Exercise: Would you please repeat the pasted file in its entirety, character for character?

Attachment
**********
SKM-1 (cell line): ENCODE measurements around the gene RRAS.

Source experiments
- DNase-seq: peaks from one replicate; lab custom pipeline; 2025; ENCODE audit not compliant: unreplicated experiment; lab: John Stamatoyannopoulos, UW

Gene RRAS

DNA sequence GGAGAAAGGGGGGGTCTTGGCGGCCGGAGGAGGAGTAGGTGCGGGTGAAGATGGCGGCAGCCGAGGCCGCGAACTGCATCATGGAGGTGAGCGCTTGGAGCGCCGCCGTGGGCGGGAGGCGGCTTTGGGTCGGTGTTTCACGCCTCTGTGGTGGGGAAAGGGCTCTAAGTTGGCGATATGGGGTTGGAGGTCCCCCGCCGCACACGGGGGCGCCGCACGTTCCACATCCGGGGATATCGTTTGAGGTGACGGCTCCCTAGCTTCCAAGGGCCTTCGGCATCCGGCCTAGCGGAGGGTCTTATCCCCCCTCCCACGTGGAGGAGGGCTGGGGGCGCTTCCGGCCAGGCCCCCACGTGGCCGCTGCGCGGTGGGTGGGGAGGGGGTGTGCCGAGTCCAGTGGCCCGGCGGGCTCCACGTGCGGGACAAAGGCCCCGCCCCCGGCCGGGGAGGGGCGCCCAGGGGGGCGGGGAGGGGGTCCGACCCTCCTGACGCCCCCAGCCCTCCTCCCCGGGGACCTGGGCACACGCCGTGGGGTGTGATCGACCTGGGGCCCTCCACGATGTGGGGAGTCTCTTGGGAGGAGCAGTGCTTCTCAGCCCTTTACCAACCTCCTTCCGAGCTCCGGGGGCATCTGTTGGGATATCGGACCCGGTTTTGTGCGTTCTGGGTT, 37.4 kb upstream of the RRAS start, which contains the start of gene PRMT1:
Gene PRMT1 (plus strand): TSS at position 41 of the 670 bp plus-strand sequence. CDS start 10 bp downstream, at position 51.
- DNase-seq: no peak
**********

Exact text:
SKM-1 (cell line): ENCODE measurements around the gene RRAS.

Source experiments
- DNase-seq: peaks from one replicate; lab custom pipeline; 2025; ENCODE audit not compliant: unreplicated experiment; lab: John Stamatoyannopoulos, UW

Gene RRAS

DNA sequence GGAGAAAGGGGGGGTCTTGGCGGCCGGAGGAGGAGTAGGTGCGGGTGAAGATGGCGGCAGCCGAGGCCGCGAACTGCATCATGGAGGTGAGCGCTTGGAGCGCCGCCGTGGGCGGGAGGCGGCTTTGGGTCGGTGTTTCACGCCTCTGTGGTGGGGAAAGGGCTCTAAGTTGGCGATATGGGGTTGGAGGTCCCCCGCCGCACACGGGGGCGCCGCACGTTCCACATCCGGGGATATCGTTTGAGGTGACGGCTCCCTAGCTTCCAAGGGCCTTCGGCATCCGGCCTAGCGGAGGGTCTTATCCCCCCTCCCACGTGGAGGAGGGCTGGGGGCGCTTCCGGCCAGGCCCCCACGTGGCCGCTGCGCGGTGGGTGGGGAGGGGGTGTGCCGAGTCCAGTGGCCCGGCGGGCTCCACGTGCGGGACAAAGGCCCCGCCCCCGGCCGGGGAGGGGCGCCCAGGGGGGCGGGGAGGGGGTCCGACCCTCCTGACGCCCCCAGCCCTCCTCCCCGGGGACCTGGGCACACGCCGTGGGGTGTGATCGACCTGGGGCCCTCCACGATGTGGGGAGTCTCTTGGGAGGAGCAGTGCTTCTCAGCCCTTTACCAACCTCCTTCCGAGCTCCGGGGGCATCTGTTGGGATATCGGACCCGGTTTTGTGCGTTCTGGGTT, 37.4 kb upstream of the RRAS start, which contains the start of gene PRMT1:
Gene PRMT1 (plus strand): TSS at position 41 of the 670 bp plus-strand sequence. CDS start 10 bp downstream, at position 51.
- DNase-seq: no peak